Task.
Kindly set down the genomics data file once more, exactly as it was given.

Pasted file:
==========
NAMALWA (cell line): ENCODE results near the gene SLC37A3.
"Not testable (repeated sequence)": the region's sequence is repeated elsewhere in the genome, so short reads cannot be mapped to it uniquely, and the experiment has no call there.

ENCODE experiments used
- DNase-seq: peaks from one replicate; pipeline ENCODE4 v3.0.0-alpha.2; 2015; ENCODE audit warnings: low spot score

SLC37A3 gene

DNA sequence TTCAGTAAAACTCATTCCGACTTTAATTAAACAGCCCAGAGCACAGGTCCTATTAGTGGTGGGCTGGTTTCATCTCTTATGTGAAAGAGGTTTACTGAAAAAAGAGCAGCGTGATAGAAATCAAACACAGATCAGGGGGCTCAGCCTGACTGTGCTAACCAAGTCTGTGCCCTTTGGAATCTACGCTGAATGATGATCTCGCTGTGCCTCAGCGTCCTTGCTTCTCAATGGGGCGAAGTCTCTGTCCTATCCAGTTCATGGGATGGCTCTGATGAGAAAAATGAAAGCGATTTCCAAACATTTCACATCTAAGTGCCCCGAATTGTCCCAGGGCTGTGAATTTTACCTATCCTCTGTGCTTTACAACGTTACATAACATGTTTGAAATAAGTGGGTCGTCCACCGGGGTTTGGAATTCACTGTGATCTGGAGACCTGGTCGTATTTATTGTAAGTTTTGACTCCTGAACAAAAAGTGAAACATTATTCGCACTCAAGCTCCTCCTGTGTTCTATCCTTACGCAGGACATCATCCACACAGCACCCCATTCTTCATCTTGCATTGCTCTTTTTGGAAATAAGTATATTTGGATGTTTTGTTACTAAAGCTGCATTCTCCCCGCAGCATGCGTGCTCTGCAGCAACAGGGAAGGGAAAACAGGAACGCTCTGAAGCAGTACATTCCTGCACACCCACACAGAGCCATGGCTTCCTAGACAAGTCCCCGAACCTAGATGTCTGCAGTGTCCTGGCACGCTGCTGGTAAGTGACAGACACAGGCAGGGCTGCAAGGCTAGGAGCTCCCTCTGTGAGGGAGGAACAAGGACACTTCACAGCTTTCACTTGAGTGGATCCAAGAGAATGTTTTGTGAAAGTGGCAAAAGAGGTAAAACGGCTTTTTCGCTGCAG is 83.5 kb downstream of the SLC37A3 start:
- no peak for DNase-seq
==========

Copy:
NAMALWA (cell line): ENCODE results near the gene SLC37A3.
"Not testable (repeated sequence)": the region's sequence is repeated elsewhere in the genome, so short reads cannot be mapped to it uniquely, and the experiment has no call there.

ENCODE experiments used
- DNase-seq: peaks from one replicate; pipeline ENCODE4 v3.0.0-alpha.2; 2015; ENCODE audit warnings: low spot score

SLC37A3 gene

DNA sequence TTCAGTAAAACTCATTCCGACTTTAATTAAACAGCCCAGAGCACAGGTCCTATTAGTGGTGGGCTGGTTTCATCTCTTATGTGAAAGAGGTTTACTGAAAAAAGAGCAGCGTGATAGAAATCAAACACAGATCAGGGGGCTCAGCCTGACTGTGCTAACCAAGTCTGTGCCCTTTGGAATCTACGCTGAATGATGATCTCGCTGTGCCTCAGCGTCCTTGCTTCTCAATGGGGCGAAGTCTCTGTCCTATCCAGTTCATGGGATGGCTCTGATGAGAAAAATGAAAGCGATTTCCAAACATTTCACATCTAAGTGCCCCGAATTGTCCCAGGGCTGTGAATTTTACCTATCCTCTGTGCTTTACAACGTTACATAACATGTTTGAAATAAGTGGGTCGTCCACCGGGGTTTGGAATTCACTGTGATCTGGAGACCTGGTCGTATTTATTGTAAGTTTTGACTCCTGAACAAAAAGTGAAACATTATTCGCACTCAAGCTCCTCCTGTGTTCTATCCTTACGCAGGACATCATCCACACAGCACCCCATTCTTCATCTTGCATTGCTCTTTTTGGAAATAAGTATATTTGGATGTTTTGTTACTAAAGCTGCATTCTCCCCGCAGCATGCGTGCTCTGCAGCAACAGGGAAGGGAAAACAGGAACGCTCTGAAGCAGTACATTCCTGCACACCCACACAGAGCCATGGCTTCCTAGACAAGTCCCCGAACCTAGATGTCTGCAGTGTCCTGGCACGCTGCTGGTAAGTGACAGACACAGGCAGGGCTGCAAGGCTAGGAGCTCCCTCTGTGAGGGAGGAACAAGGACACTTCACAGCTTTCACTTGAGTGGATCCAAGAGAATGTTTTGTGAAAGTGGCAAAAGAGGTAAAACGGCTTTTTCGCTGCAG is 83.5 kb downstream of the SLC37A3 start:
- no peak for DNase-seq